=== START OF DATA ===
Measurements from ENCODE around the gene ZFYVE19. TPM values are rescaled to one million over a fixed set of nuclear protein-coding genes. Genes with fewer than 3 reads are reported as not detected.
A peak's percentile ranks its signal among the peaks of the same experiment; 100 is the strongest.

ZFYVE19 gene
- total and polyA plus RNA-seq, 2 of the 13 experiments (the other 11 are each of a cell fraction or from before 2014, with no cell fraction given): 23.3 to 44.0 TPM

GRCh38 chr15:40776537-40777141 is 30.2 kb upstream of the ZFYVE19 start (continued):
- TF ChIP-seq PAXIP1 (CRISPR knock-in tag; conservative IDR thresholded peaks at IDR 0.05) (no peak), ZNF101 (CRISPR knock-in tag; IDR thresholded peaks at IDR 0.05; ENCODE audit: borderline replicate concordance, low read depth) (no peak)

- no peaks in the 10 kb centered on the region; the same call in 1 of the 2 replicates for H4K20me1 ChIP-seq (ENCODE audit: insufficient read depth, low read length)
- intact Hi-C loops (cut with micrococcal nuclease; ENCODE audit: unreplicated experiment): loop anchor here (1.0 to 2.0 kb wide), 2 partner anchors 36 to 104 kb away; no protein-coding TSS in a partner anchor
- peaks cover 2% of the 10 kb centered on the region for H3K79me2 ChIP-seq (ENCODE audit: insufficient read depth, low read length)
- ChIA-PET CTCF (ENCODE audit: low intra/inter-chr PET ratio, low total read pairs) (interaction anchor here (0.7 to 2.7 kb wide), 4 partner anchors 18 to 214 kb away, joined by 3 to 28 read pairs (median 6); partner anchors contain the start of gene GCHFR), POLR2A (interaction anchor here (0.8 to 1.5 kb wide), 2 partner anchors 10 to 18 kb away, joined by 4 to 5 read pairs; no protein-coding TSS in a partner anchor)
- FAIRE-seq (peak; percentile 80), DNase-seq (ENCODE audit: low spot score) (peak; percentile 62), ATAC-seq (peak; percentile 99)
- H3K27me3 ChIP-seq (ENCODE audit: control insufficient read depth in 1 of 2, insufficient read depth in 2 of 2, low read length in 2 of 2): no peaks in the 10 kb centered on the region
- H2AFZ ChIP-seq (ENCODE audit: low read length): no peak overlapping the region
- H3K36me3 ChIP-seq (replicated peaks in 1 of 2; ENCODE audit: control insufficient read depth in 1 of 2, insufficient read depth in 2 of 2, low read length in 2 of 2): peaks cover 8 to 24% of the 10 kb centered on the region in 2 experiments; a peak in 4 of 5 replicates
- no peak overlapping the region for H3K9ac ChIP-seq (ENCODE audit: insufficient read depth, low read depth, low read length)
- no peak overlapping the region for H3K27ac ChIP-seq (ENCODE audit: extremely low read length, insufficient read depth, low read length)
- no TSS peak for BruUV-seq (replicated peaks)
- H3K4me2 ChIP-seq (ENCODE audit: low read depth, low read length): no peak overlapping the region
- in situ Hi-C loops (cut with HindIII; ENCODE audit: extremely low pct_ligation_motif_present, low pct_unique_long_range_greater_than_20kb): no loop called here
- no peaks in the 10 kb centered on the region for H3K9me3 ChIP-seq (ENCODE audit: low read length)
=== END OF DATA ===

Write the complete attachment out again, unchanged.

Measurements from ENCODE around the gene ZFYVE19. TPM values are rescaled to one million over a fixed set of nuclear protein-coding genes. Genes with fewer than 3 reads are reported as not detected.
A peak's percentile ranks its signal among the peaks of the same experiment; 100 is the strongest.

ZFYVE19 gene
- total and polyA plus RNA-seq, 2 of the 13 experiments (the other 11 are each of a cell fraction or from before 2014, with no cell fraction given): 23.3 to 44.0 TPM

GRCh38 chr15:40776537-40777141 is 30.2 kb upstream of the ZFYVE19 start (continued):
- TF ChIP-seq PAXIP1 (CRISPR knock-in tag; conservative IDR thresholded peaks at IDR 0.05) (no peak), ZNF101 (CRISPR knock-in tag; IDR thresholded peaks at IDR 0.05; ENCODE audit: borderline replicate concordance, low read depth) (no peak)

- no peaks in the 10 kb centered on the region; the same call in 1 of the 2 replicates for H4K20me1 ChIP-seq (ENCODE audit: insufficient read depth, low read length)
- intact Hi-C loops (cut with micrococcal nuclease; ENCODE audit: unreplicated experiment): loop anchor here (1.0 to 2.0 kb wide), 2 partner anchors 36 to 104 kb away; no protein-coding TSS in a partner anchor
- peaks cover 2% of the 10 kb centered on the region for H3K79me2 ChIP-seq (ENCODE audit: insufficient read depth, low read length)
- ChIA-PET CTCF (ENCODE audit: low intra/inter-chr PET ratio, low total read pairs) (interaction anchor here (0.7 to 2.7 kb wide), 4 partner anchors 18 to 214 kb away, joined by 3 to 28 read pairs (median 6); partner anchors contain the start of gene GCHFR), POLR2A (interaction anchor here (0.8 to 1.5 kb wide), 2 partner anchors 10 to 18 kb away, joined by 4 to 5 read pairs; no protein-coding TSS in a partner anchor)
- FAIRE-seq (peak; percentile 80), DNase-seq (ENCODE audit: low spot score) (peak; percentile 62), ATAC-seq (peak; percentile 99)
- H3K27me3 ChIP-seq (ENCODE audit: control insufficient read depth in 1 of 2, insufficient read depth in 2 of 2, low read length in 2 of 2): no peaks in the 10 kb centered on the region
- H2AFZ ChIP-seq (ENCODE audit: low read length): no peak overlapping the region
- H3K36me3 ChIP-seq (replicated peaks in 1 of 2; ENCODE audit: control insufficient read depth in 1 of 2, insufficient read depth in 2 of 2, low read length in 2 of 2): peaks cover 8 to 24% of the 10 kb centered on the region in 2 experiments; a peak in 4 of 5 replicates
- no peak overlapping the region for H3K9ac ChIP-seq (ENCODE audit: insufficient read depth, low read depth, low read length)
- no peak overlapping the region for H3K27ac ChIP-seq (ENCODE audit: extremely low read length, insufficient read depth, low read length)
- no TSS peak for BruUV-seq (replicated peaks)
- H3K4me2 ChIP-seq (ENCODE audit: low read depth, low read length): no peak overlapping the region
- in situ Hi-C loops (cut with HindIII; ENCODE audit: extremely low pct_ligation_motif_present, low pct_unique_long_range_greater_than_20kb): no loop called here
- no peaks in the 10 kb centered on the region for H3K9me3 ChIP-seq (ENCODE audit: low read length)